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Wednesday, July 1, 2015
report by the Oakland Institute, an organisation focused on environmental issues.- A major U.S. energy company, AgriSol Energy, is accused of engaging in land grabs in Tanzania that would displace more than 160,000 Burundian refugees who have lived there for decades, according to a
An ethics complaint from the Iowa Citizens for Community Improvement (CCI) states that AgriSol is benefiting from the forcible eviction of the refugees, many of whom are subsistence farmers, and leasing the land — as much as 800,000 acres — from the Tanzanian government for 25 cents per acre. “All duty and tax free,” the Iowa CCI adds.
The project could net AgriSol, led by co-founder Bruce Rastetter, as much as 300 million dollars a year, according to the Iowa Ethics and Campaign Disclosure Board. Larry Ginter, a retired hog farmer from Rhodes and a member of Iowa CCI, said in a telephone conference that he was “outraged at the exploitation of the farmers there (in Tanzania).”
“This is an old pattern that has been going on for years,” he adds about AgriSol. “This is a classic case of colonialism, and is theft of the highest order.” A spokesperson for AgriSol Tanzania denies those allegations and claims that the government had been the one that had instigated the movement of refugees. “We did not evict them,” Henry Akona, director of communications for AgriSol Tanzania, told IPS.
“Perhaps it has been mishandled,” he said, regarding the movement of refugees. “But it’s unfair for the Oakland Institute to mix AgriSol into it.” The company’s website states that the project is delayed at the settlements of Katumba and Mishamo “until the situation is resolved”.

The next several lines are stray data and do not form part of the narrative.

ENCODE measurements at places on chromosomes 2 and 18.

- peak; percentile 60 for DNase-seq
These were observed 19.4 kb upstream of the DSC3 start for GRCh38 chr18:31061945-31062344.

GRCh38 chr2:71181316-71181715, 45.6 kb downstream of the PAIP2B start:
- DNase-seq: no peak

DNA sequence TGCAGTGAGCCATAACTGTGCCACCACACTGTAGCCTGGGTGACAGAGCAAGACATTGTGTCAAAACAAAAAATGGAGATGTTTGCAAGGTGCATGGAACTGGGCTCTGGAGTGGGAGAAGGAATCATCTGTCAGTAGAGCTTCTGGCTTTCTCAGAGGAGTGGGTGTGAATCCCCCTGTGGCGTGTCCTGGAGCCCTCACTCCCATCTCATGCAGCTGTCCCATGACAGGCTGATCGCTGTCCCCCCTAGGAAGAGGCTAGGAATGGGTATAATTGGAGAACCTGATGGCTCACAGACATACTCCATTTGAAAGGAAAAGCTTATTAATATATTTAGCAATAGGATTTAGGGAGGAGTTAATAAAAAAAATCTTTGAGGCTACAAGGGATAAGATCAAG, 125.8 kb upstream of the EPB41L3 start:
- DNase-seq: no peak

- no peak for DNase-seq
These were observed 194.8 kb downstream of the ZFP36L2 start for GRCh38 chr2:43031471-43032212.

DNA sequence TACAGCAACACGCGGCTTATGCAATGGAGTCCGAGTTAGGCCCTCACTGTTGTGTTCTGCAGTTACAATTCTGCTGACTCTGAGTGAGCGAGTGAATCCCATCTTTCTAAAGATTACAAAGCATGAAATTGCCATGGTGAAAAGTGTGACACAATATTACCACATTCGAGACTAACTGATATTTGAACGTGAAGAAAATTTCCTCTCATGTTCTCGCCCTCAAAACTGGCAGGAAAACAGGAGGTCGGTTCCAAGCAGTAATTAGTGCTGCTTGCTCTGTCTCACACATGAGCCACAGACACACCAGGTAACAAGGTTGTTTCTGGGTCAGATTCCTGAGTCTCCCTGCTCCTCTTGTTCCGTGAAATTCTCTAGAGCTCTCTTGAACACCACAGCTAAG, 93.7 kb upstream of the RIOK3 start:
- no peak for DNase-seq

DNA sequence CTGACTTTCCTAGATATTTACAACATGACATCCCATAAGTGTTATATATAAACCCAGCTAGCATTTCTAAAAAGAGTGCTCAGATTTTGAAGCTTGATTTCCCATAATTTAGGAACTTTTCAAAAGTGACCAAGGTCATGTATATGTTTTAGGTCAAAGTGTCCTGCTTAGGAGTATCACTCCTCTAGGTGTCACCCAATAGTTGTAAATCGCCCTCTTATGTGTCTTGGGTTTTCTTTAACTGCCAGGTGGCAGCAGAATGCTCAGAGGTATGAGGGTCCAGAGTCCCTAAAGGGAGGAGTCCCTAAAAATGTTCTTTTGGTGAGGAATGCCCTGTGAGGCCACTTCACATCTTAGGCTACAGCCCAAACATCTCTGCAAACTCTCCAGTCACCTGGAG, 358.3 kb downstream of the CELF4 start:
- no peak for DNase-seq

The AgriSol project was supported by the Tanzanian government under an initiative called Kilimo Kwanza — meaning “Agriculture First” — that was launched in 2009 by the Tanzania National Business Council to “promote agricultural development through public-private partnerships”.
The “public-private” partnership would, currently and in the future, aid ArgiSol in three different types of production: large-scale crop cultivation, such as food grains, beef and poultry production, and soy and maize production.
AgriSol was set to launch a 100-million-dollar investment in Tanzania over the next 10 years. The stated aim of the programme, according to AgriSol was to, “help stabilise local food supplies, create jobs and economic opportunity for local populations, (and) spur investment in local infrastructure improvements.”
The demands that ArgiSol made included such lopsided conditions that AgriSol would effectively “pay less for land in Tanzania than for a Starbucks coffee in the United States,” according to Anuradha Mittal, executive director of the Oakland Institute.
Mittal, who conducted field research in Tanzania, said these policies have been supplemented by aggressive moves to stymie local businesses. “The people on the ground have been told they can’t build new businesses,” she said. “They have no other option left but to move.”
This partnership, according to the report, was also contingent on several other factors including that the Tanzanian government grant AgriSol a preferential “strategic investor status” and relocate the 162,000 people currently living in Katumba and Mishamo. While unfortunate, the company counters, AgriSol was simply engaging in a business relationship, since the refugees were set to move anyway. “AgriSol was like a potential new tenant,” Akona explains.
AgriSol Energy Tanzania, the company behind the Tanzanian operations, was a partnership venture between Rastetter’s AgriSol Energy and the Tanzania-based Serengeti Advisers Limited. Iddi Simba, the former Minister for Industry and Trade for Tanzania was one of the heads of Serengeti Limited.